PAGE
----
Back home I turned to the typosphere for guidance and was not disappointed. I downloaded the Lettera 22 user manual from Richard Polt’s archive to refamiliarize myself with the Lettera’s unlabeled keys. I don’t use a Lettera very often and the mysterious unlabeled keys always throw me.
I found a Ted Munk post about a repaired Lettera 22. In the comments, someone asked for advice about a jammed carriage, and Ted wisely suggested that she look at the pins on her tabulator rack as they could be impeding travel.
I didn’t even visually examine the tab rack, I just went ahead and cleared all the tabs per the instructions in the Lettera 22 user manual:
Hurray! The carriage moved! I examined the tab rack with a flashlight and saw a few strands of drawstring – perhaps that was enough to lodge a tab pin in a bad situation. I cleaned all the stringy bits out.
Now that the carriage was moving, I removed the shell and looked for additional pieces of broken drawstring. I didn’t see anything else, so I set about replacing the drawstring with some heavy duty waxed thread, about 13″ long.
My first attempt at threading the drawstring through the machine went badly. It followed too high a path and interfered with the tabbing mechanism. The correct path is lower so that it almost sits in the groove by the mainspring.
The Lettera was back to typing. I tested and found that there was some letter piling with shifting.
I gave the mainspring another rotation in case it was a tension-related issue. It seemed a little better, but not perfect. The uppercase “Q” and the “+” character – both furthest out on the segment were piling with shifting.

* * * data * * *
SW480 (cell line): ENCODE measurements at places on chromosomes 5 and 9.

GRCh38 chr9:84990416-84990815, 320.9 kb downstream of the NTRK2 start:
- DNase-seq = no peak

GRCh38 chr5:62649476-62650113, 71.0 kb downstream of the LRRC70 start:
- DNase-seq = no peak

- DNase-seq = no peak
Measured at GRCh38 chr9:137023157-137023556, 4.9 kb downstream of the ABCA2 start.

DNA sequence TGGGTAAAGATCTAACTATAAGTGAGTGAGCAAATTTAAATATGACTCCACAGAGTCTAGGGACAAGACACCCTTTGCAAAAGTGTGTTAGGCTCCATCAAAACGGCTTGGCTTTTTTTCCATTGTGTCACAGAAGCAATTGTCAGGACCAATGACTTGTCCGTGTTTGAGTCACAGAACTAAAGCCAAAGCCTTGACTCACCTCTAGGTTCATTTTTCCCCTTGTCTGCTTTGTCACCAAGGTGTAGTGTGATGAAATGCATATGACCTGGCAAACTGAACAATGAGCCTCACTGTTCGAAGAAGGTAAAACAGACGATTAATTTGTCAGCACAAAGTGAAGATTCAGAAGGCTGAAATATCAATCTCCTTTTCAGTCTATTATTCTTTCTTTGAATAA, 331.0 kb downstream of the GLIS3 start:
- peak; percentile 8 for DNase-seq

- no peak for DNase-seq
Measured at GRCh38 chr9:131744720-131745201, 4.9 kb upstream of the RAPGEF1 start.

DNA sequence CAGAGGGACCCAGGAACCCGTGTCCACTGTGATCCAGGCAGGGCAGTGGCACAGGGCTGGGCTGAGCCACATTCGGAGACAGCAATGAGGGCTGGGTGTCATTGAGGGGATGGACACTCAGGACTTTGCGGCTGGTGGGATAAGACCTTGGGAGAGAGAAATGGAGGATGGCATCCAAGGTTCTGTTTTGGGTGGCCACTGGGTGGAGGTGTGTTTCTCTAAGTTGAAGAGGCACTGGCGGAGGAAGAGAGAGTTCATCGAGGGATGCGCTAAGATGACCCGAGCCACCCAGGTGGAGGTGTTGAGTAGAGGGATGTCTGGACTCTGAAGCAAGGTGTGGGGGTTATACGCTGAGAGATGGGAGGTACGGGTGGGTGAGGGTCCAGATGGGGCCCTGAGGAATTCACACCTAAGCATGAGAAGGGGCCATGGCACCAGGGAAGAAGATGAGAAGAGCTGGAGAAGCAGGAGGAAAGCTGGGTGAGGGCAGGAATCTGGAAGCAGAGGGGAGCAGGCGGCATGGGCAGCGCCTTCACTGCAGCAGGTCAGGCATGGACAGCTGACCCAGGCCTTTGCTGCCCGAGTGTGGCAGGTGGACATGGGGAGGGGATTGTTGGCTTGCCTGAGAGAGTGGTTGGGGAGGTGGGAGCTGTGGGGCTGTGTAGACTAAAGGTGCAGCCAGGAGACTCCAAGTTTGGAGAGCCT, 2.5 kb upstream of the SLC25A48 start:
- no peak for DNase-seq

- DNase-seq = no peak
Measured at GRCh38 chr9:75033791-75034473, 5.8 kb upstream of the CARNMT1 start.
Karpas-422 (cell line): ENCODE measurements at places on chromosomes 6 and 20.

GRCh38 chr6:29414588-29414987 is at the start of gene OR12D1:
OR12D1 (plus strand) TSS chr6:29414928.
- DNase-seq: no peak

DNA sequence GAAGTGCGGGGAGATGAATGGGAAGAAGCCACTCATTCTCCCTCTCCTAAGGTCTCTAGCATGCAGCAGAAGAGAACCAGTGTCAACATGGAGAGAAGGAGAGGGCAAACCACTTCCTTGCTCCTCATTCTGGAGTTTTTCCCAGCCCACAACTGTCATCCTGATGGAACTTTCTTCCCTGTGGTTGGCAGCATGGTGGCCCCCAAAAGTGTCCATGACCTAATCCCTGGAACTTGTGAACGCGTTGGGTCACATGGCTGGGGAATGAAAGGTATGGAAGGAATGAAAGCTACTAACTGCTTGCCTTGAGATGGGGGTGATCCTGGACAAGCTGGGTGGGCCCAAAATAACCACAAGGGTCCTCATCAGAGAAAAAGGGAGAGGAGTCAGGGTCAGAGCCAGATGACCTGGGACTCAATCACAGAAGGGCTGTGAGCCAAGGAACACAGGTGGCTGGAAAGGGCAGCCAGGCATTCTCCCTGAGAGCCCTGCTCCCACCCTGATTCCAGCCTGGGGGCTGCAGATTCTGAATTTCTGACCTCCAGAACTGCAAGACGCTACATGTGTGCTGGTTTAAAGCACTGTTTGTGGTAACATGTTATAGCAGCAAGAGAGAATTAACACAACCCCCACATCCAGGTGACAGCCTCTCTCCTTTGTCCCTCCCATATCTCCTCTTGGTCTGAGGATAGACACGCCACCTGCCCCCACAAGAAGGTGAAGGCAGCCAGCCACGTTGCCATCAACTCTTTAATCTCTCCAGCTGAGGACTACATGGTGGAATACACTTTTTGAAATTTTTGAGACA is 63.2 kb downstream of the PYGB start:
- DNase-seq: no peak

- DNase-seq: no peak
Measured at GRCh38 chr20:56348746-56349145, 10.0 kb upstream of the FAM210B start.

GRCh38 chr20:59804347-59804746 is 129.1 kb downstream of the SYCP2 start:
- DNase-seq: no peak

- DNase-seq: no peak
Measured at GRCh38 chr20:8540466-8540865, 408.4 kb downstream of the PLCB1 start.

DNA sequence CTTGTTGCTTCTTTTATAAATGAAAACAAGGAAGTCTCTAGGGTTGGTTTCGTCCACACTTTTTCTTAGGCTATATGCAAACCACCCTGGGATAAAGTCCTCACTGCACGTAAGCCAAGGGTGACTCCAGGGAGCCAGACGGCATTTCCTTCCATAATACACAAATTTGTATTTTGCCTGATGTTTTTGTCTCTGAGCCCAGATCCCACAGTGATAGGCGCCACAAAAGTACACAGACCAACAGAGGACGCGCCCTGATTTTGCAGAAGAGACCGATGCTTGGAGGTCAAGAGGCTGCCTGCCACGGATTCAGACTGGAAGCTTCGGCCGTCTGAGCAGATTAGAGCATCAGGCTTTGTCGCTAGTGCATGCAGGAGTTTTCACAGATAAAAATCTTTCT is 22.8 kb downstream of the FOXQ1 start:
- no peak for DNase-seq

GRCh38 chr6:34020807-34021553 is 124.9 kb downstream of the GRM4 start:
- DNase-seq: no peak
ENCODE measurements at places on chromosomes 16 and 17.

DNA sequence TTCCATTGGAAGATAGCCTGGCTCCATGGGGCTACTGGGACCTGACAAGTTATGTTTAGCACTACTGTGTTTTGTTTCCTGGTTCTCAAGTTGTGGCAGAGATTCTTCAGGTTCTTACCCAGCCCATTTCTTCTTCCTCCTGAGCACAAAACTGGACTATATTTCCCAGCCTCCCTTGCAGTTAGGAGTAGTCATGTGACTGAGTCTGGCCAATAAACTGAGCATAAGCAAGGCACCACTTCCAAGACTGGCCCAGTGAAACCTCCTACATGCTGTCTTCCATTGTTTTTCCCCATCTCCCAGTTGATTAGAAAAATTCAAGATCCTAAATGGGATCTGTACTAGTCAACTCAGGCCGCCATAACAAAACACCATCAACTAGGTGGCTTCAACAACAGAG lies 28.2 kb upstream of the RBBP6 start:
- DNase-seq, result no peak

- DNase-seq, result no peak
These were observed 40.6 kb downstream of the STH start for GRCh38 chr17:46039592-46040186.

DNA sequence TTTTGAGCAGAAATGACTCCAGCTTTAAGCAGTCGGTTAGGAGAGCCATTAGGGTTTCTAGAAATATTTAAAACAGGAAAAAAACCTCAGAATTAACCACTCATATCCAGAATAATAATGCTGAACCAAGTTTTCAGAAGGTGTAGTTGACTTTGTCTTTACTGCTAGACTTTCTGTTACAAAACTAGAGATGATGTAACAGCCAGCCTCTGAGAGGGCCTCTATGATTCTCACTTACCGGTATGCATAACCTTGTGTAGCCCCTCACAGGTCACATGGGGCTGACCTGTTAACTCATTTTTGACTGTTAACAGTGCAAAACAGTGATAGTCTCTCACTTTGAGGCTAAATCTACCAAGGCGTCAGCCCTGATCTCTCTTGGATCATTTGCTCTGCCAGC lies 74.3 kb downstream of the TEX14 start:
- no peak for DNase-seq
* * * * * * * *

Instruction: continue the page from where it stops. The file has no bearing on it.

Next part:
I took the bottom plate off and lubricated the rails and tiny hole behind which the toothed escapement wheel hides.
I tested the shifted “Q” and “+” and all was well. I replaced the bottom plate – and the letter piling problem returned for those two keys. I took the bottom plate off, and again all was well.
The Lettera 22 is a flatty, low-slung creature, so I guessed that the mechanics were rubbing against the bottom plate while in the shifted position. It’s a segment shift typewriter, so everything goes down on shift. The quarters are tight and clearances are small. I had some thin rubber washers, so I added them to the feet to prevent the bottom plate from being over-tightened and pressing into the mechanical guts.
Perfect. No more letter piling on shift.
I have a lot of affection for this beat-up specimen with its jaunty burping lid. I am thrilled that it has become a most favored, beloved typewriter for someone.
J. was very excited to hear that the Lettera was back in typing condition. She rushed over after work to retrieve it. I do love it when things work out like this and weird little mysteries like jammed carriages are solved neatly.
I now return to the high quality leisure activity of slowly reading through all the Typosphere.net posts that I have missed in my distracted state over the past few months. Though not technically an analog activity, it’s close enough for me. Now I am reading, and funnily enough, a post by Type the Clouds in January describes a digital addiction similar to mine. Wow, I am a little late to the Cal Newport party because here’s another post about Digital Minimalism… and here’s another typospherian who is paring down digital habits…